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The Bench of the Future Could Charge Your Smartphone

Jason O. Gilbert
Technology Editor
June 18, 2014

The team behind the Soofa –– Jutta Friedrichs, Sandra Richter, and Nan Zhao –– pose with their creation. (Soofa)

The old familiar park bench is great for relaxing. Soon, it could also be great for energizing — your smartphone, that is.

At the White House’s first ever Maker Faire on Wednesday, the startup Changing Environments will show off the Soofa, a bench that can charge your cellphone using the solar power it collects throughout the day. The Soofa, an play on “smart urban furniture,” features a visible solar panel, a battery, and two USB slots, where bench-sitters and the desperately underpowered alike can plug in their smartphones and other devices.

“We want to make cities updated for our generation,” Sandra Richter, one of the three inventors of the Soofa, said in an interview with Yahoo Tech. “One trait we have is we run around with our phones all the time, and they die every five minutes. So for us it’s really important to be charged up all the time and be connected to each other.”

The Soofa isn’t just about phone charging: It also contains noise and air sensors embedded in the bench’s “brain.” Those sensors constantly collect data and beam it over Verizon’s 4G network to Soofa’s website, which will let people know where there is an available bench, in a quiet location, with fresh air.  

A screenshot of the map on Soofa.co, which shows benches around Boston and the data around them, too. (Soofa.co)

The first dozen benches will be installed around Boston this month; prototypes had dotted the Boston landscape this winter. Boston residents will be able to find free benches on an interactive map at Soofa.co. Clicking on a bench brings up information about the temperature, noise, air pollution level, and recent foot traffic around the location, as well as whether a charging port is available.

For now, it’s BYO cable if you want to juice up your phone. Future versions of the Soofa, Richter said, will have inductive charging, or the ability to place your device on a surface and have it power up, no cord required. (Starbucks recently began installing inductive charging mats made by Duracell at its stores around the country.)

The Soofa isn’t only novel in concept; the team behind it is also unique in the tech sphere for its makeup. Changing Environments consists of three women, all from the Boston area: Richter, a visiting scientist at MIT’s Media Lab; Nan Zhao, a Ph.D. candidate at MIT’s Media Lab; and Jutta Friedrichs, who graduated with a master’s in art, design, and the public domain from Harvard. Richter and Zhao met at the Media Lab and recruited Friedrichs, “a friend of a friend,” Richter said, to design the bench and make it visually appealing.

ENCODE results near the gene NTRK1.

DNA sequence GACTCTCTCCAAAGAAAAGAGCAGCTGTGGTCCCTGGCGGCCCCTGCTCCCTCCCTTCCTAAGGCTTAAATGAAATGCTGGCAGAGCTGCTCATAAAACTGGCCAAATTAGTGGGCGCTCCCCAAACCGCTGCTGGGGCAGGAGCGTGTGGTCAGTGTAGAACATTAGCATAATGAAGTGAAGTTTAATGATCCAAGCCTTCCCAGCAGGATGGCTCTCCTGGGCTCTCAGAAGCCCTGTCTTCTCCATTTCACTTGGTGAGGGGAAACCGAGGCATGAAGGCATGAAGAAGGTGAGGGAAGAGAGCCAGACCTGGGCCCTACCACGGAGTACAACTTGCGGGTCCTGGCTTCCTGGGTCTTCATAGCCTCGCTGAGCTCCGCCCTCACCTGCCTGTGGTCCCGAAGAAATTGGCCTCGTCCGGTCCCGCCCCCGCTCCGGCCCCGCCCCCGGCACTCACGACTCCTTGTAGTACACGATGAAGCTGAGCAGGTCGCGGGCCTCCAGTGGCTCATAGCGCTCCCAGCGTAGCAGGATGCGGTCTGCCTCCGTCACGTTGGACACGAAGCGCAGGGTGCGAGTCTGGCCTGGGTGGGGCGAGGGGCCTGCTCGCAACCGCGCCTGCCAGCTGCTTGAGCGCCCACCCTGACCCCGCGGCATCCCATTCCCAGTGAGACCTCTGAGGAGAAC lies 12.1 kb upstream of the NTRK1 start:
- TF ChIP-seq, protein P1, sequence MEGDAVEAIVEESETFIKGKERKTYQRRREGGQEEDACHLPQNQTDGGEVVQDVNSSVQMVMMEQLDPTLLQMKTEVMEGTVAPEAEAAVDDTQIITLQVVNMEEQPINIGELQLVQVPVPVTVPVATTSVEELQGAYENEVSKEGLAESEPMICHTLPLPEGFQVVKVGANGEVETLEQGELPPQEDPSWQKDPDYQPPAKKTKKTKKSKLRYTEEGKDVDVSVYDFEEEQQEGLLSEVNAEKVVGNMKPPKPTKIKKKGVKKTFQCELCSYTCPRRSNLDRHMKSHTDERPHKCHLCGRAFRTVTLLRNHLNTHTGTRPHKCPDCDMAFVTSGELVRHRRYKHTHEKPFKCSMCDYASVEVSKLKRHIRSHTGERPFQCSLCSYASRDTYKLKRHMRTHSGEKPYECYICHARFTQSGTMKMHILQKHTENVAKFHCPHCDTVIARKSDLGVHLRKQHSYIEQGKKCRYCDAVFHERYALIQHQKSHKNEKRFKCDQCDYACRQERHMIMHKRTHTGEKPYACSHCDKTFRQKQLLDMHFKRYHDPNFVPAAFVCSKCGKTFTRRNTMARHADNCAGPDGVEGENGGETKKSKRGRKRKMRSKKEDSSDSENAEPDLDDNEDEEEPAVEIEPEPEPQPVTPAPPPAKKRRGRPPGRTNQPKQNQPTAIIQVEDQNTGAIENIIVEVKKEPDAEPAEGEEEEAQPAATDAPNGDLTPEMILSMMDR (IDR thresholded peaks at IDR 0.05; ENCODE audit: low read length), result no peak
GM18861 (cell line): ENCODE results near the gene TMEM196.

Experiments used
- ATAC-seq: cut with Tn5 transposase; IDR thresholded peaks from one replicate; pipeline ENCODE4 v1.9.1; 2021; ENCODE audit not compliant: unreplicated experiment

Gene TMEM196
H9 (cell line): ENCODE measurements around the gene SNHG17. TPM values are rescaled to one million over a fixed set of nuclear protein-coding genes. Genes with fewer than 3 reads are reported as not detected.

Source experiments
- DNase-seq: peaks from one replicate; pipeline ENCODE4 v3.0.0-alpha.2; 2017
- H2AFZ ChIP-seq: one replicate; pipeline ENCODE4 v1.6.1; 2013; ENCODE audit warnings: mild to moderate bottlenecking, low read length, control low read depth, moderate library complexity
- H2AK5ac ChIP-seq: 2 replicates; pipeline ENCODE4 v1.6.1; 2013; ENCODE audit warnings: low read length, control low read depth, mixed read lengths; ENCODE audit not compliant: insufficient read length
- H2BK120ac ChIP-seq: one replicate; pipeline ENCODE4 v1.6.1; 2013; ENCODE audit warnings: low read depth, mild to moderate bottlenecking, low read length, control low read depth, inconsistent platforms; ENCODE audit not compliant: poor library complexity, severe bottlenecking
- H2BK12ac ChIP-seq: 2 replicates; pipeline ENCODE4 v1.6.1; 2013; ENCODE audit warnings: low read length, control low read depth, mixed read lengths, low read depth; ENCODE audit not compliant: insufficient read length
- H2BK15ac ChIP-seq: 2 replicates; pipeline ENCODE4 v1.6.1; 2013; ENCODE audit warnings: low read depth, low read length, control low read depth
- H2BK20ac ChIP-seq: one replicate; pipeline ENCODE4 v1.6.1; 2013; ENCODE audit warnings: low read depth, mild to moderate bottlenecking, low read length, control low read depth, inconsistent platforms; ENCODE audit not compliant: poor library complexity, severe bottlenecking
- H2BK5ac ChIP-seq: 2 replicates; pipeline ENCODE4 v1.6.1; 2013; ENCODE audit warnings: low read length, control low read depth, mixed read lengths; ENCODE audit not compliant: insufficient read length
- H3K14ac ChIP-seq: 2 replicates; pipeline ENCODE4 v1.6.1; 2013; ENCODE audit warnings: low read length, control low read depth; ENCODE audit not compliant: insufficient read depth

While the first benches will be installed in Boston, the startup is also talking to San Jose, California, and New York City about putting in benches there, too.

The first stop for the Soofa, however, is the White House. Back in February, the White House announced plans to host its first-ever Maker Faire, the increasingly popular gatherings for tinkerers, builders, and hackers to show off their creations; on Wednesday, the Maker Faire will kick off, with President Obama also declaring June 18 to be the “National Day of Making.” Richter says her team was particularly excited to be invited, since the so-called “maker movement,” and the tech scene in general, is traditionally dominated by men.

“What’s really important to us is we’re three women in hardware, which is actually pretty rare,” Richter said. “We want to show girls that they can make sh*t happen, and that they can build companies. Being in the maker community is really important to us.”

The Changing Environments team on one of its benches in Boston. (Soofa)

A Soofa bench costs about $3,000. That is, admittedly, a lot more than a bench that you just sit on, though it does come with a 25-year guarantee from Changing Environments, and cities can pay by the month. Richter and the team hope that the sustainable energy and the data on air pollution and noise quality can persuade municipal governments to shell out a little cash for their “smart benches.”

They’re also hoping that the benches become more than just, well, benches: Changing Environments envisions the Soofa as a sort of public water cooler, where strangers intermingle in cities while charging their phones, or meeting points where friends can agree to convene. Each Soofa will have a name, which denizens of any given city will be able to suggest on the Changing Environments site.

In fact, Bostonians can go to Soofa.co right now to submit their own nominations. Might I be so bold as to suggest Nomar?

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